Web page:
Monopods are lighter and far more portable than tripods. But they're also not as versatile?unless you add a little extra support.
Monopods, otherwise known as one-legged tripods, have been popular with sports and outdoor photographers for years. They give you that extra bit of stability to help keep your photos as sharp as a tack.
The problem with monopods is that they can't stand on their own. Often this isn't a problem, unless you want to capture really long exposures of 1/4 of a second or more. Those are the times that you yearn for your tripod. The fact of the matter is that many photographers don't like lugging tripods around. This is especially true on long hikes, when you're trying to keep your equipment weight to a minimum. Happily, there's a solid compromise that is stable, versatile, and, most importantly, not too heavy.
Bogen Imaging (http://www.bogenimaging.com) makes a nifty device called the Monopod Support (catalog #3422), a modified ball-head mount that attaches to the top of your monopod. What's unusual is that it has a bracket that folds down and enables your monopod to stand on its own, er, two feet, as illustrated in Figure 1-4.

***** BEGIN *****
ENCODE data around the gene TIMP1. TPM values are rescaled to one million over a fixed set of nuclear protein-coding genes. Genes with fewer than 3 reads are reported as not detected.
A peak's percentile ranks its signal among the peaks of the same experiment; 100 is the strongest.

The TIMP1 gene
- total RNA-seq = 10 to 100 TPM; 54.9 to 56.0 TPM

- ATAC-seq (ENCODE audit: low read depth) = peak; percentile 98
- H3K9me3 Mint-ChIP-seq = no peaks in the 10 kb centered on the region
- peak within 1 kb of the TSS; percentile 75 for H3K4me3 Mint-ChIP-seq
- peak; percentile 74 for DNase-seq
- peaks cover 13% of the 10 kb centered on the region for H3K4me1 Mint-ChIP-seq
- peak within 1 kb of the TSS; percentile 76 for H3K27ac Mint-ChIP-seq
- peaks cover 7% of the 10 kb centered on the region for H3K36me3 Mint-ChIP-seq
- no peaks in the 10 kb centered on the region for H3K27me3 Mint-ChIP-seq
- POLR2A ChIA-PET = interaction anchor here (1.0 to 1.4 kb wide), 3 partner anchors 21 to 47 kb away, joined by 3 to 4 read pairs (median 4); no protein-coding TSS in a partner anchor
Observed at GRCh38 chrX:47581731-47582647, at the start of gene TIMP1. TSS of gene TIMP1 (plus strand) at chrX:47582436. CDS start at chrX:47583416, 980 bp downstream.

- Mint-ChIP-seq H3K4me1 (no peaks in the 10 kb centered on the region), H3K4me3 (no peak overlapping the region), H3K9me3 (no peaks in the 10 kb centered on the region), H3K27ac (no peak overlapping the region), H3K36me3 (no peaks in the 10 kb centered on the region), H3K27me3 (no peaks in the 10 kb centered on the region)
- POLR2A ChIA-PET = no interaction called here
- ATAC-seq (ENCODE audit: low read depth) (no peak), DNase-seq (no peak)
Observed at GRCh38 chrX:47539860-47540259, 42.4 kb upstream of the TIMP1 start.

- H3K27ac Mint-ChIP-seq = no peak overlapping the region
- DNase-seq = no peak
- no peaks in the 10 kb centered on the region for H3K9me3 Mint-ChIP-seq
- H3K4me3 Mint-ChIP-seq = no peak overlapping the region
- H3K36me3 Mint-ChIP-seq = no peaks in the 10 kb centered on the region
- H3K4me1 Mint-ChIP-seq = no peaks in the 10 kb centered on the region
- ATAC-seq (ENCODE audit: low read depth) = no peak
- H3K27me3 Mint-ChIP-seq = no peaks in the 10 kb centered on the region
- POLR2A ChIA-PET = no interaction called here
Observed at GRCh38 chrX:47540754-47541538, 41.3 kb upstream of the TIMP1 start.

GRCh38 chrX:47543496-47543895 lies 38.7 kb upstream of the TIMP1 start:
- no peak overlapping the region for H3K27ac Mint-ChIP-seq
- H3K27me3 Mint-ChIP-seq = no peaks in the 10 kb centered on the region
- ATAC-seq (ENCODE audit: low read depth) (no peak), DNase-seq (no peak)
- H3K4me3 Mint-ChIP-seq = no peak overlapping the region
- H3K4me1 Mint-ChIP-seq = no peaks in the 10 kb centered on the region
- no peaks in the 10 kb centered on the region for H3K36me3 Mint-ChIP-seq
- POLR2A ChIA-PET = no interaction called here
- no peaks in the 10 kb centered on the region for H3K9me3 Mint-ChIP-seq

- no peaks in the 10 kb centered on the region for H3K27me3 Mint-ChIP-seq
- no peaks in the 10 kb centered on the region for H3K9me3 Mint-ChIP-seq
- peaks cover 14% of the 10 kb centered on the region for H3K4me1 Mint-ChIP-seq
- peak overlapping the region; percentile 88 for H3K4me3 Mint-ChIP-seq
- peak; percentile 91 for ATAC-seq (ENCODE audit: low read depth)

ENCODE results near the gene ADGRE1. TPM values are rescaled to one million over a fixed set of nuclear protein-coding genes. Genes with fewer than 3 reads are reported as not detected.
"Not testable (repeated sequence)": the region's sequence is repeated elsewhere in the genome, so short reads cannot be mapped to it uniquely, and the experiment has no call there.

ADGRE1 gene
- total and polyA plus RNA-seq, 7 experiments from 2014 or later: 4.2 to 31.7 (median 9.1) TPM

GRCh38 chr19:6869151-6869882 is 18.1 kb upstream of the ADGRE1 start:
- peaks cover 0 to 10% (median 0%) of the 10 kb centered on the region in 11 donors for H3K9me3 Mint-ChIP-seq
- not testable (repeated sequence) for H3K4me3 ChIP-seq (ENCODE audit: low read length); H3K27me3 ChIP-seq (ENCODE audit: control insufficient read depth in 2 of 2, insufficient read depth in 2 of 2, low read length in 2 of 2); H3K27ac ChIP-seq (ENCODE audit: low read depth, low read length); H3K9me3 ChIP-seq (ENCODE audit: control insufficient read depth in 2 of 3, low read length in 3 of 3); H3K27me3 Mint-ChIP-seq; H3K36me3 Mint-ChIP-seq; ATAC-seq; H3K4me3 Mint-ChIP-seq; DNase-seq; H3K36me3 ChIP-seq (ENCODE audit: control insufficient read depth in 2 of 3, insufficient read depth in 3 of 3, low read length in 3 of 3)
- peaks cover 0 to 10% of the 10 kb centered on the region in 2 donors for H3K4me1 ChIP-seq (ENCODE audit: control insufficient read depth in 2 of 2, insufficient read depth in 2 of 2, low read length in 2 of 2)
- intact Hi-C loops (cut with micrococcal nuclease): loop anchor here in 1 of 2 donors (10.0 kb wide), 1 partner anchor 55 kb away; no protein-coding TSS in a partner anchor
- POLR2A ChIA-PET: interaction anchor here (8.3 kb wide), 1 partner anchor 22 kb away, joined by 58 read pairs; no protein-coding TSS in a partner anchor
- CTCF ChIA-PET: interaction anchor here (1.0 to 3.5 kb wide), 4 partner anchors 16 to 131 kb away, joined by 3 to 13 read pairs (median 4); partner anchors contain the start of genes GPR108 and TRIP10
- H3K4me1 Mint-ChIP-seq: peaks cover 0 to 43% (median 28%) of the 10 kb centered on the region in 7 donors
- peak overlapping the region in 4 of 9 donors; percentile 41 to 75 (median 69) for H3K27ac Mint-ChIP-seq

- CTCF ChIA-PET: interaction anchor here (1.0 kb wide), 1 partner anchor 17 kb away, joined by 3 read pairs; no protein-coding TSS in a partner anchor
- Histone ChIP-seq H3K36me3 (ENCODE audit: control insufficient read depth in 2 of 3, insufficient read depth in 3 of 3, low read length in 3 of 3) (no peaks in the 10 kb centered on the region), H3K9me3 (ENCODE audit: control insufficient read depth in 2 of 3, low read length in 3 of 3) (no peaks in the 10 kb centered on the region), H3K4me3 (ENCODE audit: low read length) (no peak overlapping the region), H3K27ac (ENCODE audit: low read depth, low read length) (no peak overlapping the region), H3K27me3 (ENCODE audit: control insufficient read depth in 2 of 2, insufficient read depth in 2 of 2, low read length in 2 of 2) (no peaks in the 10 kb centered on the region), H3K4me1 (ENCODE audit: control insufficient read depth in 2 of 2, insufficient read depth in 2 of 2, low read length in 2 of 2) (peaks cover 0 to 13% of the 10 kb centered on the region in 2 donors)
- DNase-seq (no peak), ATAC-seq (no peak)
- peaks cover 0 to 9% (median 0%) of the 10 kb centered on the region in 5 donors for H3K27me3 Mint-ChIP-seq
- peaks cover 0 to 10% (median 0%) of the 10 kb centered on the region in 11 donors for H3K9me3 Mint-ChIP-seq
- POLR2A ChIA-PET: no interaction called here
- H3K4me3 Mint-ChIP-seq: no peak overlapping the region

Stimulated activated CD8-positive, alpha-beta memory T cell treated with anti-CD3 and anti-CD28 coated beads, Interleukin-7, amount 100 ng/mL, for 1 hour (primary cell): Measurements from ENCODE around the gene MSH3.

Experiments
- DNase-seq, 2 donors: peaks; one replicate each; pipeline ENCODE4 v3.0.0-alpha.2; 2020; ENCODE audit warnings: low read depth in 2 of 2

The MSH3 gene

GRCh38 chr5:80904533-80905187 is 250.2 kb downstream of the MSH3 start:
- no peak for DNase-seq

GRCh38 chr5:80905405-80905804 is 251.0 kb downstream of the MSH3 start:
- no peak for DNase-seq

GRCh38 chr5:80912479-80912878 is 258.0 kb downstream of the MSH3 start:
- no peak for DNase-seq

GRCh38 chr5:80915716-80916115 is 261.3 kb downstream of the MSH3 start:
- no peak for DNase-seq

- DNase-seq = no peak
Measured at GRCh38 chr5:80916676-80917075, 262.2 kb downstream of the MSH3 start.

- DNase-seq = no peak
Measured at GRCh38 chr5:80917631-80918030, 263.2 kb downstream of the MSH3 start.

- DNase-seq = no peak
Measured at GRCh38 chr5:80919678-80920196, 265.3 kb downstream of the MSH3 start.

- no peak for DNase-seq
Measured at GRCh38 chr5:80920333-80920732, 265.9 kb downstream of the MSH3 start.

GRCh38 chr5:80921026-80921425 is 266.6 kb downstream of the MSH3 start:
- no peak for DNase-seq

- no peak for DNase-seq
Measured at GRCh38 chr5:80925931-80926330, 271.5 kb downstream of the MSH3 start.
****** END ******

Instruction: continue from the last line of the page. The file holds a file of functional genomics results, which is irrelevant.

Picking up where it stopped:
This special support head has a standard tripod socket in its base, which enables it to screw snugly onto any standard monopod. Once attached, you can hike comfortably with the bracket folded against the monopod. But when you need extra stability, you can loosen the wing nuts, pull the bracket away from the monopod, set your rig on a stable surface, and tighten the wing nuts to secure your setup. Now, you can use your remote release or self-timer to trip the camera shutter without jarring it.
I've made exposures several minutes long with the Bogen support, and I wouldn't dream of having any other type of mount on my monopod.